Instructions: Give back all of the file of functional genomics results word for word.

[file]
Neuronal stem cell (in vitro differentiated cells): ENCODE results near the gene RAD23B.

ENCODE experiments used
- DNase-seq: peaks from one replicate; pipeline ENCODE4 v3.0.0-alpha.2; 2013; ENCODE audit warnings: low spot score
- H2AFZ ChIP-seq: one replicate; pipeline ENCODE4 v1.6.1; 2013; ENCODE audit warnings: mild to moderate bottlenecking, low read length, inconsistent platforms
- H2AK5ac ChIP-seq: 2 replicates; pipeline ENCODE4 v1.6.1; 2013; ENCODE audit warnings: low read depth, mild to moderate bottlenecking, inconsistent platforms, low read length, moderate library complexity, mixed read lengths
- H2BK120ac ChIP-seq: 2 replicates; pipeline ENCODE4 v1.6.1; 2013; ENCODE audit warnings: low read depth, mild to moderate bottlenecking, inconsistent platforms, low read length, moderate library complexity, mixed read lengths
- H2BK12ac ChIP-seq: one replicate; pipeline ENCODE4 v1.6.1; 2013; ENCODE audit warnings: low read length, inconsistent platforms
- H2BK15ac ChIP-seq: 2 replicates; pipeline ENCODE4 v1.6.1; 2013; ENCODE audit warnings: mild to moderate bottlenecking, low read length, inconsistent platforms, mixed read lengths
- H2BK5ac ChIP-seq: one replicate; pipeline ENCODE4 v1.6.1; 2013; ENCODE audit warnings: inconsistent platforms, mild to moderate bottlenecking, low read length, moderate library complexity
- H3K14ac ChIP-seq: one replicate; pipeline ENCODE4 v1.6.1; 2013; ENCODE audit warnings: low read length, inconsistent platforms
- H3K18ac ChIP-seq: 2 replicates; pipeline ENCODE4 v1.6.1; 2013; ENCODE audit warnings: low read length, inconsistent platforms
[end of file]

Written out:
Neuronal stem cell (in vitro differentiated cells): ENCODE results near the gene RAD23B.

ENCODE experiments used
- DNase-seq: peaks from one replicate; pipeline ENCODE4 v3.0.0-alpha.2; 2013; ENCODE audit warnings: low spot score
- H2AFZ ChIP-seq: one replicate; pipeline ENCODE4 v1.6.1; 2013; ENCODE audit warnings: mild to moderate bottlenecking, low read length, inconsistent platforms
- H2AK5ac ChIP-seq: 2 replicates; pipeline ENCODE4 v1.6.1; 2013; ENCODE audit warnings: low read depth, mild to moderate bottlenecking, inconsistent platforms, low read length, moderate library complexity, mixed read lengths
- H2BK120ac ChIP-seq: 2 replicates; pipeline ENCODE4 v1.6.1; 2013; ENCODE audit warnings: low read depth, mild to moderate bottlenecking, inconsistent platforms, low read length, moderate library complexity, mixed read lengths
- H2BK12ac ChIP-seq: one replicate; pipeline ENCODE4 v1.6.1; 2013; ENCODE audit warnings: low read length, inconsistent platforms
- H2BK15ac ChIP-seq: 2 replicates; pipeline ENCODE4 v1.6.1; 2013; ENCODE audit warnings: mild to moderate bottlenecking, low read length, inconsistent platforms, mixed read lengths
- H2BK5ac ChIP-seq: one replicate; pipeline ENCODE4 v1.6.1; 2013; ENCODE audit warnings: inconsistent platforms, mild to moderate bottlenecking, low read length, moderate library complexity
- H3K14ac ChIP-seq: one replicate; pipeline ENCODE4 v1.6.1; 2013; ENCODE audit warnings: low read length, inconsistent platforms
- H3K18ac ChIP-seq: 2 replicates; pipeline ENCODE4 v1.6.1; 2013; ENCODE audit warnings: low read length, inconsistent platforms